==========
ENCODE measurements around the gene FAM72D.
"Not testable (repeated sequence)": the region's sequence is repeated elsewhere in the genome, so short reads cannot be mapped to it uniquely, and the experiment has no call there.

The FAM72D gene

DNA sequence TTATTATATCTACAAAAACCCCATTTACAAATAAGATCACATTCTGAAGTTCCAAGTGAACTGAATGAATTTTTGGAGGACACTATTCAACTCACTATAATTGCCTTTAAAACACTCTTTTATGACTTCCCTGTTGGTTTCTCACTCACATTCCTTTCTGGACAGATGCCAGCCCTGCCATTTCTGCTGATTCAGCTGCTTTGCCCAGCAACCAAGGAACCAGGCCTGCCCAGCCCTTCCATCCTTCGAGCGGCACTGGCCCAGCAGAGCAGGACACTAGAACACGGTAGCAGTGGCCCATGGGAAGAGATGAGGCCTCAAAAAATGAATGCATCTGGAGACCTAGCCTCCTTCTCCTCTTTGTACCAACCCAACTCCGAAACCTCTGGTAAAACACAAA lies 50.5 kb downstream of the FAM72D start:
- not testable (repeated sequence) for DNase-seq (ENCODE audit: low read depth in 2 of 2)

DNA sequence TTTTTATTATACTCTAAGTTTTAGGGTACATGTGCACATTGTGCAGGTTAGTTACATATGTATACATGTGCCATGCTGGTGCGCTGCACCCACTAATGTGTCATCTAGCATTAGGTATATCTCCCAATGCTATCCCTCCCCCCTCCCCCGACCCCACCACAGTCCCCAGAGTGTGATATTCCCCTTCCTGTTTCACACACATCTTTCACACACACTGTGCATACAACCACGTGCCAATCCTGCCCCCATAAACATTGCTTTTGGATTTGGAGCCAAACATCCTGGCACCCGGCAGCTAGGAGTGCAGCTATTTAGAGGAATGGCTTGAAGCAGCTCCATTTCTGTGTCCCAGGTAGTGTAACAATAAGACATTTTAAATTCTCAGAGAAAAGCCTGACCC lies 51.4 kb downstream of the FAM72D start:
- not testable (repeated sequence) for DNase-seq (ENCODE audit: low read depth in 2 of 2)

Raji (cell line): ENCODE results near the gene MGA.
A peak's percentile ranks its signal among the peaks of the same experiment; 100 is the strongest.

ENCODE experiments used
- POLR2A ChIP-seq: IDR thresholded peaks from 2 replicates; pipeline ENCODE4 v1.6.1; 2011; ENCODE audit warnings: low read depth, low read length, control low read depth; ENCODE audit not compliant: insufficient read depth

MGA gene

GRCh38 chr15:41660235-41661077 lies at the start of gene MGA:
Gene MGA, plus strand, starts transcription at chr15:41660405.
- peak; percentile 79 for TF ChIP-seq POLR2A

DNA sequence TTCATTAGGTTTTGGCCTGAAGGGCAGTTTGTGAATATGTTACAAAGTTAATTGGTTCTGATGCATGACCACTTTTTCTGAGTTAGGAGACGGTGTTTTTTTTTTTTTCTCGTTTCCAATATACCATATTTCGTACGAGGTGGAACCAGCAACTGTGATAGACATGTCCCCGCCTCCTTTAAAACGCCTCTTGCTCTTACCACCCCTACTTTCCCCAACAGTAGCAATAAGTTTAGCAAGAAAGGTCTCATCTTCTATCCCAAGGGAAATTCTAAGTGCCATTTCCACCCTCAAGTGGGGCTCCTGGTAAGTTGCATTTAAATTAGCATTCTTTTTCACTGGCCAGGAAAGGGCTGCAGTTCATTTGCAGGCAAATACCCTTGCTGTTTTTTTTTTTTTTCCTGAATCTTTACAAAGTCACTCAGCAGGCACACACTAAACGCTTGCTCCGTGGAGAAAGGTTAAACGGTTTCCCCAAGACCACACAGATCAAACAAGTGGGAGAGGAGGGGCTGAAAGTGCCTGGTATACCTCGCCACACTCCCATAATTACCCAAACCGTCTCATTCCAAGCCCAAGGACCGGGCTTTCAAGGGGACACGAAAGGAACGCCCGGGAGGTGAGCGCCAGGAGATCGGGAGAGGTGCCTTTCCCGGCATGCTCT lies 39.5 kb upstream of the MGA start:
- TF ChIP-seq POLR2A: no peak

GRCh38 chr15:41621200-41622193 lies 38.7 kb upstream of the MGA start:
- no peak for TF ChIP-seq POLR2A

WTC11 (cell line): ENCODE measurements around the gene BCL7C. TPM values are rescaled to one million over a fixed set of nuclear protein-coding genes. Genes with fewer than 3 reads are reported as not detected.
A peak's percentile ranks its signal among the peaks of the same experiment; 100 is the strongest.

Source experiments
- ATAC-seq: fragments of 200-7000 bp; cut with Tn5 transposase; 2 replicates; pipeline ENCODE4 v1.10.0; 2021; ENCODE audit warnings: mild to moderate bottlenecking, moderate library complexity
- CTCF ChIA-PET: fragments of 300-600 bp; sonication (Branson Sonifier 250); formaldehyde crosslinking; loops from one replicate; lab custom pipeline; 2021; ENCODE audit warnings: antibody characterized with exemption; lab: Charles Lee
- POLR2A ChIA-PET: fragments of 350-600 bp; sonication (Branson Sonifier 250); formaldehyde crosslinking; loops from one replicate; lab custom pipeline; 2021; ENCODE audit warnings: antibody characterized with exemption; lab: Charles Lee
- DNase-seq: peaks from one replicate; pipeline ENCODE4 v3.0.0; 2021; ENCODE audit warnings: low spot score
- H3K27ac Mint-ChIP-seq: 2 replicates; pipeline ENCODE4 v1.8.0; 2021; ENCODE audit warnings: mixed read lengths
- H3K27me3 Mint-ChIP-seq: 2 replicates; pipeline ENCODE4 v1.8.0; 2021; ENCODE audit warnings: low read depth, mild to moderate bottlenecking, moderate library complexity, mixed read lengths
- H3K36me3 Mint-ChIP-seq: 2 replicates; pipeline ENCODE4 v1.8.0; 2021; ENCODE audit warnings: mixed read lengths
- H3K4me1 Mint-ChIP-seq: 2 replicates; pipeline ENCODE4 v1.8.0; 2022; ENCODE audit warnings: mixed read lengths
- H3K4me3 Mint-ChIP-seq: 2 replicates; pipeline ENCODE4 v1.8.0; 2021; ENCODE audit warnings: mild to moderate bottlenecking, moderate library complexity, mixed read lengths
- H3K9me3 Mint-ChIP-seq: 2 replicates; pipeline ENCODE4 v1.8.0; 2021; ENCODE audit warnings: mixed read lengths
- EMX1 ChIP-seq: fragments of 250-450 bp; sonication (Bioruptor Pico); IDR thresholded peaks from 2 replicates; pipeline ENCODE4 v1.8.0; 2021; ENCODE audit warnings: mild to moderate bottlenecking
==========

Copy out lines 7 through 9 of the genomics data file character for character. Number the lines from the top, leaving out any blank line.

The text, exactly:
- not testable (repeated sequence) for DNase-seq (ENCODE audit: low read depth in 2 of 2)

Raji (cell line): ENCODE results near the gene MGA.
A peak's percentile ranks its signal among the peaks of the same experiment; 100 is the strongest.